Tibetan herders struggle to clean huge piles of garbage that threaten UNESCO-listed Ho Xil nature reserve in Qinghai

Tibetan nomad in Eastern Tibet. (Photo courtesy: Reurinkjan)

(TibetanReview.net, Jun22’21) – After launching a vigorous campaign to have the Hoh Xil Nature Reserve in the traditional Tibetan province of Amdo that is now known as Qinghai Province to be listed as a UNESCO World Heritage site in 2017, China has done little to protect it from being ravaged by accumulations of garbage dumped by travelers, motorists and others. Local Tibetan herders are now being made to clean up parts of it.

The garbage has piled up for years in spots around what is described in the UNESCO listing as “the largest and highest plateau in the world”.

Huge piles of garbage now threaten to destroy the nature reserve, reported The Economic Observer, a Beijing-based independent weekly Jun 20.

One particularly ravaged spot is a 656-foot long and 65-ft wide ‘garbage belt,’ filled with anything from plastic, cans, and paint buckets to sheep and yak carcasses, the report said.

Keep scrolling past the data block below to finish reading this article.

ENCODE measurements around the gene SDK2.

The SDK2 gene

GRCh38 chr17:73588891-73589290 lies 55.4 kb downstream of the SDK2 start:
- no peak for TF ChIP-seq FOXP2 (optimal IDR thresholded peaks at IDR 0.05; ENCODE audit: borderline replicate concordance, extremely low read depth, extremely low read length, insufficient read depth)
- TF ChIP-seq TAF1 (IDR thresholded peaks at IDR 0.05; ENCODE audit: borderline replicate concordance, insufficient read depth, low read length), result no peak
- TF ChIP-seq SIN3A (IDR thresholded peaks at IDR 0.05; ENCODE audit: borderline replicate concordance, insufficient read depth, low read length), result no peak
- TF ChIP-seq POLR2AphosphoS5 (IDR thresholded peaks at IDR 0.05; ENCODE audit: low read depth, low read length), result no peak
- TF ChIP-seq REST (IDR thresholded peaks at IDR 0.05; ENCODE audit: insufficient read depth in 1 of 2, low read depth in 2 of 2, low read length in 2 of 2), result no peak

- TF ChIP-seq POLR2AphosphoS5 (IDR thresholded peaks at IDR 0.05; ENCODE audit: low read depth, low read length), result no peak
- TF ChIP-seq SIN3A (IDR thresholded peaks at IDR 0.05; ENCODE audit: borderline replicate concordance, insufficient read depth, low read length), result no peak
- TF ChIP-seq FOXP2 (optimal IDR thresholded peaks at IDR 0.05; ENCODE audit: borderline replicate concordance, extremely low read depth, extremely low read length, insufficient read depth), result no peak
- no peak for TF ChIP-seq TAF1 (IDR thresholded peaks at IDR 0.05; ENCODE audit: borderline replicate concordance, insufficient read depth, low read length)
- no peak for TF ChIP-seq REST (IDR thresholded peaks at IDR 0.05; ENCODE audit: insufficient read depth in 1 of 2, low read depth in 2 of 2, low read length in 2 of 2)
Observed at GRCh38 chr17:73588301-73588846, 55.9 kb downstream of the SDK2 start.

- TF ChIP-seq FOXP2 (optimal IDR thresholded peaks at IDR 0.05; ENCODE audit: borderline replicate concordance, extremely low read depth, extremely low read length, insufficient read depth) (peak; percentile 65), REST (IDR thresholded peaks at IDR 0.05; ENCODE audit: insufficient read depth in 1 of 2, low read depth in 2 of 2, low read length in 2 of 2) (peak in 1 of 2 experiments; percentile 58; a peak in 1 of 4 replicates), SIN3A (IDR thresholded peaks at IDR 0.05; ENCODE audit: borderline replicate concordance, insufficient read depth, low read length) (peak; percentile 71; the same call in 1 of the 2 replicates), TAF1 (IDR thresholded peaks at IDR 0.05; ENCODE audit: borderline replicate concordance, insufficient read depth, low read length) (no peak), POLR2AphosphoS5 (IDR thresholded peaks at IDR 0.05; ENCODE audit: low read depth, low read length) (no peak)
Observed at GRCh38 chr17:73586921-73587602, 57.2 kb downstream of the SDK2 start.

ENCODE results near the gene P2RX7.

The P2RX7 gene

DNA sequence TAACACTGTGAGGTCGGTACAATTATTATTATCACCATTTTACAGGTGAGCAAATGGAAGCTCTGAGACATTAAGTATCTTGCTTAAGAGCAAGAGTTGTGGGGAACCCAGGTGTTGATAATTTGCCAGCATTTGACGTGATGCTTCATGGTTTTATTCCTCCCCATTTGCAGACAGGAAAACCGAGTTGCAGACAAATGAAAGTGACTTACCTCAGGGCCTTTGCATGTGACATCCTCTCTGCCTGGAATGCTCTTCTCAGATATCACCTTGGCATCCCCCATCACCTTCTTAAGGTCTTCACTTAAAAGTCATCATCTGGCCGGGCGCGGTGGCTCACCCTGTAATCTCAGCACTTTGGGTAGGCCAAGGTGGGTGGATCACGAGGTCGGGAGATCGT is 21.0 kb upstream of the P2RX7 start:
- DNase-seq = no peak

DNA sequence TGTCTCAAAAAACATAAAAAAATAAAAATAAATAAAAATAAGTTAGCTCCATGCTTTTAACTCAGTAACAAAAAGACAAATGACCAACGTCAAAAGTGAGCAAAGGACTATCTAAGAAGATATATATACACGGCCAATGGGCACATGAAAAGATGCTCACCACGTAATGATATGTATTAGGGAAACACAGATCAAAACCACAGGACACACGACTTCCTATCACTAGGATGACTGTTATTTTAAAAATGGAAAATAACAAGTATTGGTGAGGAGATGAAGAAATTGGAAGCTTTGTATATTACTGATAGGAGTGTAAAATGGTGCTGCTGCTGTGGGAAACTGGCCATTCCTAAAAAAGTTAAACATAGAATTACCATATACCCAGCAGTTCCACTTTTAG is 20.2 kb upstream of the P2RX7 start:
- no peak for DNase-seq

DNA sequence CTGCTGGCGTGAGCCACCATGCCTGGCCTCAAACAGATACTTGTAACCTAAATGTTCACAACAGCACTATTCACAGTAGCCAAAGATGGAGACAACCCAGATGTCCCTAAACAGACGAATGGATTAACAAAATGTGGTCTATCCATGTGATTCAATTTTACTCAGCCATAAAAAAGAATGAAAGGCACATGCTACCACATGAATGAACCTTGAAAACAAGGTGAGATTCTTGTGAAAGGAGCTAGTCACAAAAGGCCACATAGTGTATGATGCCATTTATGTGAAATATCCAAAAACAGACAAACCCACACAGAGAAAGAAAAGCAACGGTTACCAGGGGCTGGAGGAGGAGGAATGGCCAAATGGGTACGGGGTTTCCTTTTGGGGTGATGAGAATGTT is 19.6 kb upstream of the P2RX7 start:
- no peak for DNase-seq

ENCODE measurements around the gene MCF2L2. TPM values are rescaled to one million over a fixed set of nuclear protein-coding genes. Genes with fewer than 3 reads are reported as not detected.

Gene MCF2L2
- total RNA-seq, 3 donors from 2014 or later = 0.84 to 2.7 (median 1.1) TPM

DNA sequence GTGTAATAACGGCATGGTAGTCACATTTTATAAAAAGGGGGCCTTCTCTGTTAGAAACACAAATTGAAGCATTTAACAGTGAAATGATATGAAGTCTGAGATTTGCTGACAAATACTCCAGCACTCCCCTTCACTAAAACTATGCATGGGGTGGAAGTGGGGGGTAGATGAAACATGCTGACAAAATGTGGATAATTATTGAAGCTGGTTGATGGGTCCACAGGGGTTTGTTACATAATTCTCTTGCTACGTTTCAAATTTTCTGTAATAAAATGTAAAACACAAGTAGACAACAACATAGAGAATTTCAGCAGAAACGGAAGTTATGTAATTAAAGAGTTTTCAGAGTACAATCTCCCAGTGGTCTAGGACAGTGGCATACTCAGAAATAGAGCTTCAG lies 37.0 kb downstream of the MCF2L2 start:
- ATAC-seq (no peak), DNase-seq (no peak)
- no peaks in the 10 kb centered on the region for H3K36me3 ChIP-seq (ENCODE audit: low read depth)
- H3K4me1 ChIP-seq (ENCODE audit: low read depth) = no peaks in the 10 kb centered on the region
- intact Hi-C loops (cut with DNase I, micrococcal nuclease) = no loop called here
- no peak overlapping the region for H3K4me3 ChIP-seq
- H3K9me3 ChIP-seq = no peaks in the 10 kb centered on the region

It said the garbage belt ran along the Qinghai-Tibet Highway, a national road used heavily by tourists and long-distance truckers.

Hundreds of local herders were called in by officials to aid with the clean-up, but were struggling to finish the job due to the sheer amount of trash, reported the scmp.com Jun 21.

The report said the swells of trash had raised concerns for wildlife in the nature reserve — a 32,000 square-mile area that hosts over 230 animal species, including the Tibetan antelope.

Li Junsheng, a deputy director of the Research Center for Eco-Environmental Science at the Chinese Research Academy of Environmental Sciences, has told the official globaltimes.cn Jun 21 that the garbage could poison animals and humans and pollute water in the region.

The nature reserve is part of China’s first national park, the Sanjiangyuan National Nature Reserve, which covers 47,500 square miles in total.


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